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The Fourth Industrial Revolution

Book review by Luca Lamera

"The Fourth Industrial Revolution". Klaus Schwab, founder of the World Economic Forum.

topics: IoT, Industry 4.0, Tech, Innovation, Future, Robotics, Automation.
Please do not hesitate to contact me if you have any questions.
Luca Lamera

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The Fourth Industrial Revolution

  2. 2. K. Schwab Founder and Executive Chairman, World Economic Forum “We are at the beginning of a revolution that is fundamentally changing the way we live, work and relate to one another”
  3. 3. Steam Electricity Computing Cognification The First Industrial Revolution used water and steam power to mechanize production. The Second Industrial Revolution used electric power to create mass production. The Third Industrial Revolution used electronics and information technology to automate production. The Fourth is characterised by a fusion of technologies (physical, digital, and biological) 1th. 2th. 3th. 4th. 1784 1870 1960 ????
  4. 4. MEGATRENDS Physical Digital Biological
  5. 5. Physical trends are the easiest to see because they are tangible: • Autonomous vehicles: trucks, cars, drones, aircrafts, boats, etc.. • 3D printing: (additive manufacturing) used in a broad range of applications from large (turbines) to small (medial implants). • Advanced robotics: more adaptive and flexible, with advanced sensors, they can understand and respond in a better way. • New materials: lighter, stronger, recyclable, adaptive, smart (eg. self-cleaning) Physical MEGATRENDS
  6. 6. Some of these trends are a bridge between physical and digital: • IoT: (internet of things) a relationship between things (products, services, places, etc.) and people. • Blockchain: new approaches for engagement and collaboration, blockchain creates trust without a neutral central part. • Platforms: matching supply and demand in a very accessible way. Digital MEGATRENDS
  7. 7. Progress has been achieved in reducing costs. • Genome: today a genome can be sequenced in a few hours (more then 10 years and €2.7Billion to complete Human Genome Project). • Synthetic biology: customising organism by writing DNA. • Data: increase medicine precision with targeted therapies. Biological MEGATRENDS
  8. 8. Economy Business National Society Individual 01. 02. 03. 04. 05. IMPACT
  9. 9. Critical dimensions: • Growth: technology and innovation are at an inflection point and will soon unleash a surge in productivity. • Employment: new technologies will dramatically change the nature of work across all industries. • New Skills: low-risk jobs in term of automation will be those that require decision making under uncertainty. • Nature of work: workforce will do a portfolio of things to generate income. ECONOMY IMPACT 01.
  10. 10. “The velocity of disruption and the acceleration of innovation are hard to comprehend or anticipate” K. Schwab Founder and Executive Chairman, World Economic Forum
  11. 11. Aspects to understand: • Customer expectations: moving to a world of continuous adjustment and refinement while ensuring that the human dimension to the interaction remains at the heart of the project. • Data-enabled products: continuous learning from data and analytics. • New Collaborations: not only marketing partnerships but real collaborations. • New operating models: always in “beta” This now-world requires companies to respond in real time wherever they are. BUSINESS IMPACT 02.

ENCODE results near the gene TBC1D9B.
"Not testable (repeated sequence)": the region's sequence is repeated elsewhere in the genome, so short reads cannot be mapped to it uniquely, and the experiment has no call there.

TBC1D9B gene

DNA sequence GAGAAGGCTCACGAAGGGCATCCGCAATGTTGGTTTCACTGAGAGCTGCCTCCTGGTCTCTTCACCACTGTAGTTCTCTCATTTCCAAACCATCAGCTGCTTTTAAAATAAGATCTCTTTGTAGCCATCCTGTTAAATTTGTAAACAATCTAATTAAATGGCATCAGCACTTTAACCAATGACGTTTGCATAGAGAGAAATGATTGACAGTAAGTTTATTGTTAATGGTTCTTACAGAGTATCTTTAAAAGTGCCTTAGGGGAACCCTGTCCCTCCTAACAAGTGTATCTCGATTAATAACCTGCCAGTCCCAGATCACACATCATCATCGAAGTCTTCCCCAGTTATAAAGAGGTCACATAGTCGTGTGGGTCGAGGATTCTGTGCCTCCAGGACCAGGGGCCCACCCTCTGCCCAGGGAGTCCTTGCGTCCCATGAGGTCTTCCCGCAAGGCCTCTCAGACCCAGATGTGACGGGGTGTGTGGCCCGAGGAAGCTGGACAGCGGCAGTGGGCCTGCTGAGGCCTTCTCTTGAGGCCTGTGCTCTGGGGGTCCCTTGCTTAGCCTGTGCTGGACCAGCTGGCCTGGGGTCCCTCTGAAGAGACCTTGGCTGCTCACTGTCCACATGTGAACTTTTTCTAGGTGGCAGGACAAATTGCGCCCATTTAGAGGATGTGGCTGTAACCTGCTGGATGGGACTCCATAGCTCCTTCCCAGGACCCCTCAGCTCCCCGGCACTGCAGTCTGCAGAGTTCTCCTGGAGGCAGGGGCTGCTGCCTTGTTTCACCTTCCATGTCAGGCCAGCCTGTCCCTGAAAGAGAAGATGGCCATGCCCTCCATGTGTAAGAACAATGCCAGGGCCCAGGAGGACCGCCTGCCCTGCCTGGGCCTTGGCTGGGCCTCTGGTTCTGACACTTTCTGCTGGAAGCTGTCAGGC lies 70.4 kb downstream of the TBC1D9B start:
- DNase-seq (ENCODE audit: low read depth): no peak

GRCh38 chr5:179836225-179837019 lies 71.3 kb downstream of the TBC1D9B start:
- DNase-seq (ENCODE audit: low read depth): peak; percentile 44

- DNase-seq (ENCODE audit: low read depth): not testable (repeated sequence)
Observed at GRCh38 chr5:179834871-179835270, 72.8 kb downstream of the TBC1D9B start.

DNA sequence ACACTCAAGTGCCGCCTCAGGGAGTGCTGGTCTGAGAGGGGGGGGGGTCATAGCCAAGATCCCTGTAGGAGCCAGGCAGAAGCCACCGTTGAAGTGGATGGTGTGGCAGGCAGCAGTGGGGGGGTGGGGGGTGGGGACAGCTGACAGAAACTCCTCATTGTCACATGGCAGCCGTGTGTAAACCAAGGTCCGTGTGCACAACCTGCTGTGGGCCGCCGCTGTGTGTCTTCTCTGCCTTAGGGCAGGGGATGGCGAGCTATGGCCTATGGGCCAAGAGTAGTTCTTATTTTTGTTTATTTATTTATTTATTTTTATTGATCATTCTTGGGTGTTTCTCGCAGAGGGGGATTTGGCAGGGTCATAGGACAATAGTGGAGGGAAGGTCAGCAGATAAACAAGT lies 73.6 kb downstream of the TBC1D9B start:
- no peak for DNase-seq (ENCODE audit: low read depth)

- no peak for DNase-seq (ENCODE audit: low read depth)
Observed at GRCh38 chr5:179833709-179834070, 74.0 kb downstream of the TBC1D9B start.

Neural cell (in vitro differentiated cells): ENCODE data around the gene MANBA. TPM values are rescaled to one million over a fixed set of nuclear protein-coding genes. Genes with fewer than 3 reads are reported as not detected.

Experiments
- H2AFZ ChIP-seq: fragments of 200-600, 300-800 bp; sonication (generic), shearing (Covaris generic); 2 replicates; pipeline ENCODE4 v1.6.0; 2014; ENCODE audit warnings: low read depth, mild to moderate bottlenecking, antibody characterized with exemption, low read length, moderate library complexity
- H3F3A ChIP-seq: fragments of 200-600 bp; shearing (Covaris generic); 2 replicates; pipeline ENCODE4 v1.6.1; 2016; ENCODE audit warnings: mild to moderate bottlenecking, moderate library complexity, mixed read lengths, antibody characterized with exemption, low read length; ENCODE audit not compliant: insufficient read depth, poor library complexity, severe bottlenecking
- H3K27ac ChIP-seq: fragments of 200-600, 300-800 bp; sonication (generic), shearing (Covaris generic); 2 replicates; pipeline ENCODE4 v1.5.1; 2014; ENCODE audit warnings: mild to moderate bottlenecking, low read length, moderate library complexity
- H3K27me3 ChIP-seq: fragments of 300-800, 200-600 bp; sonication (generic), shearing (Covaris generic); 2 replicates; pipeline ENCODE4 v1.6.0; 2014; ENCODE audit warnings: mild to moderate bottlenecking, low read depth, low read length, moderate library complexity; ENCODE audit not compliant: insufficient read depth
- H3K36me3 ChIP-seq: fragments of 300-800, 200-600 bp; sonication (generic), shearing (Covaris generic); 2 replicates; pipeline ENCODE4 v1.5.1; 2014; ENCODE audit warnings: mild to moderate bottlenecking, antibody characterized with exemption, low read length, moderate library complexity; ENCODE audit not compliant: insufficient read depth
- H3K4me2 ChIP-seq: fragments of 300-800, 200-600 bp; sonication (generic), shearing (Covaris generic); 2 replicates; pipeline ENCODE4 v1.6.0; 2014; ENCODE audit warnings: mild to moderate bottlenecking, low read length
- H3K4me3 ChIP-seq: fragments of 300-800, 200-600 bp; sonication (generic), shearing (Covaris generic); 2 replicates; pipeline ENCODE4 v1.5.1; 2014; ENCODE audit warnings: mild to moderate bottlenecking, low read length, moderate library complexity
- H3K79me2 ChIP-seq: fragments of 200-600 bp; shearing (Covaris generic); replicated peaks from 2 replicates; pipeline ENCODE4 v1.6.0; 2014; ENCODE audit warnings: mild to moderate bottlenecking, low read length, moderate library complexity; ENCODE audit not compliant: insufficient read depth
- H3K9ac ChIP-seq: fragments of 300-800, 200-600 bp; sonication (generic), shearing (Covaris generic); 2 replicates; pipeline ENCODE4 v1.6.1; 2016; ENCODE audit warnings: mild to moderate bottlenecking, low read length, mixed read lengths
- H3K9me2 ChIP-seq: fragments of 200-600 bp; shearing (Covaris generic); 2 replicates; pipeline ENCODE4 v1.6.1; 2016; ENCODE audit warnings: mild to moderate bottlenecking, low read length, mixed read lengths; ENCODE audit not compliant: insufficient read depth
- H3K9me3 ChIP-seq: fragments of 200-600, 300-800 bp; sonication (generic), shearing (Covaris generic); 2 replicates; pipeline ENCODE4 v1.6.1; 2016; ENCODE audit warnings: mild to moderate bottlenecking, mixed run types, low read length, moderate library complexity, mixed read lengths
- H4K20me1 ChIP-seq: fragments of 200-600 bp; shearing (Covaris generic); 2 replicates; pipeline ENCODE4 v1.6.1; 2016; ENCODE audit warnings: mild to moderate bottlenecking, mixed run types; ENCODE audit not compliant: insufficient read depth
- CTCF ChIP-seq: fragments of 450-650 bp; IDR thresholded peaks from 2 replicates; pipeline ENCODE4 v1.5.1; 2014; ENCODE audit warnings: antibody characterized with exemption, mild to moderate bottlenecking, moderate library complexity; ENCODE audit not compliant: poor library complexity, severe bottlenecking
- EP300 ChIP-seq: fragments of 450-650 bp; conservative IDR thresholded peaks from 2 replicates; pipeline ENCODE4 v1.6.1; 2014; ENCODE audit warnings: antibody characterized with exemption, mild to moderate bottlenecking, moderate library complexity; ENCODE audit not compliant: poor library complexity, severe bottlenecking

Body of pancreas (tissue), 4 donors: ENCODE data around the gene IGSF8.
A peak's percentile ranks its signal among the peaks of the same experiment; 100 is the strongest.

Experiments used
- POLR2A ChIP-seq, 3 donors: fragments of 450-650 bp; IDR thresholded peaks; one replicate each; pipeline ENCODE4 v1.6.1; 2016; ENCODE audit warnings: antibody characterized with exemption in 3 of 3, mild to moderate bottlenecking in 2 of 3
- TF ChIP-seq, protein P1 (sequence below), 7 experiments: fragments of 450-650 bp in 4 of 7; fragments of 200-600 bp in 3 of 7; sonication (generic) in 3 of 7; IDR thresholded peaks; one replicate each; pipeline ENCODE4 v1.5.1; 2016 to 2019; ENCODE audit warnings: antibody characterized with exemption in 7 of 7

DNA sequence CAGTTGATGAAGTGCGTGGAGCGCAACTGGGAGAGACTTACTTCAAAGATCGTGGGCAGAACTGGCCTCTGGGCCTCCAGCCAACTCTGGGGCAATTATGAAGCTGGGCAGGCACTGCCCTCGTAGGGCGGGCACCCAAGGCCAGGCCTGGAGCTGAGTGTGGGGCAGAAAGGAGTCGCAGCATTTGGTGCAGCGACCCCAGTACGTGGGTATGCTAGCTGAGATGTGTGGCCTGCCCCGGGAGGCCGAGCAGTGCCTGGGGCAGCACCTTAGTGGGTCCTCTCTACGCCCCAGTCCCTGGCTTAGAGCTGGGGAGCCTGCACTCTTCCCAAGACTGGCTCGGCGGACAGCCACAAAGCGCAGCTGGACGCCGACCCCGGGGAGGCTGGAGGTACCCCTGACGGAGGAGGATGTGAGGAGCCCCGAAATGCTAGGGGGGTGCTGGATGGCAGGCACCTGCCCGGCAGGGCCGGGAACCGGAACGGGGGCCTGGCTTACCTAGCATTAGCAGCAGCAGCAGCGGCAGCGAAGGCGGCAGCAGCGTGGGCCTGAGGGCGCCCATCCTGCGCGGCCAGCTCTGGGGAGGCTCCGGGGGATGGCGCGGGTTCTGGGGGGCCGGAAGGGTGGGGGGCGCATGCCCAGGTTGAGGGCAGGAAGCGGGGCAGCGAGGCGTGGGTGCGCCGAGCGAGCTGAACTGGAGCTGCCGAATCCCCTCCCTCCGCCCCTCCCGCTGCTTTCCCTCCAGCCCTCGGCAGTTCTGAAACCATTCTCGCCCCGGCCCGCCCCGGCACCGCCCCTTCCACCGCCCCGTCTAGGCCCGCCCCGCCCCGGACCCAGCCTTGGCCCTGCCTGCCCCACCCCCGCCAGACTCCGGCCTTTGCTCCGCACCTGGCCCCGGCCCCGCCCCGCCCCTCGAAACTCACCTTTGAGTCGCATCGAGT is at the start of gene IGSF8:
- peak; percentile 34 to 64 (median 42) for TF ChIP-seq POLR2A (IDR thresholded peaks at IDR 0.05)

12. 12. “Businesses, industries and corporations will face continuous Darwinian pressures and as such, the philosophy of “always in beta” (always evolving) will become more prevalent.” K. Schwab Founder and Executive Chairman, World Economic Forum
  13. 13. Disruptive changes are redefining how public institutions and organisations operate. In the “old world” decision makers had enough time to study a specific issues and then create the necessary response. Technology will increasingly enable citizens providing a new way to voice their opinions. Cities need to act like entrepreneurs, they have to compete in attracting talents. NATIONAL IMPACT 03.
  14. 14. “Governments should be essential partners in shaping the transition to new scientific, technological, economic and societal frameworks” K. Schwab Founder and Executive Chairman, World Economic Forum
  15. 15. The biggest challenge for society is how to absorb and accommodate the new modernity while still embracing traditional values. Belonging to a community today is more defined by personal projects and individuals values rather than by spaces, work or family. One effect of digitalisation is the emergence of the ”me-centered" society. SOCIETY IMPACT 04.
  16. 16. H. Simon Nobel Prize in Economics “A wealth of information create a poverty of attention.”
  17. 17. The fourth industrial revolution is not only changing what we do but also who we are. It will change our identity in many aspects: • behaviours • privacy • ownership • consumptions • time for work • time for leisure • etc. INDIVIDUAL IMPACT ARTIFICIAL POWER 05.
  18. 18. “In an age of acceleration, nothing can be more exhilarating than going slow. And in an age of distraction, nothing is so luxurious as paying attention” P. Iyer Global author
  19. 19. World Economic Forum - Official website https://www.weforum.org SOURCES Why Everyone Must Get Ready For The 4th Industrial Revolution http://www.forbes.com/sites/bernardmarr/2016/04/05/why-everyone-must-get-ready-for-4th-industrial-revolution/#73225f6d79c9 The Fourth Industrial revolution - Book https://www.weforum.org/about/the-fourth-industrial-revolution-by-klaus-schwab The Fourth Industrial revolution - Documentary https://www.youtube.com/watch?v=kpW9JcWxKq0
  20. 20. T H A N K Y O U @lameraluca lucalamera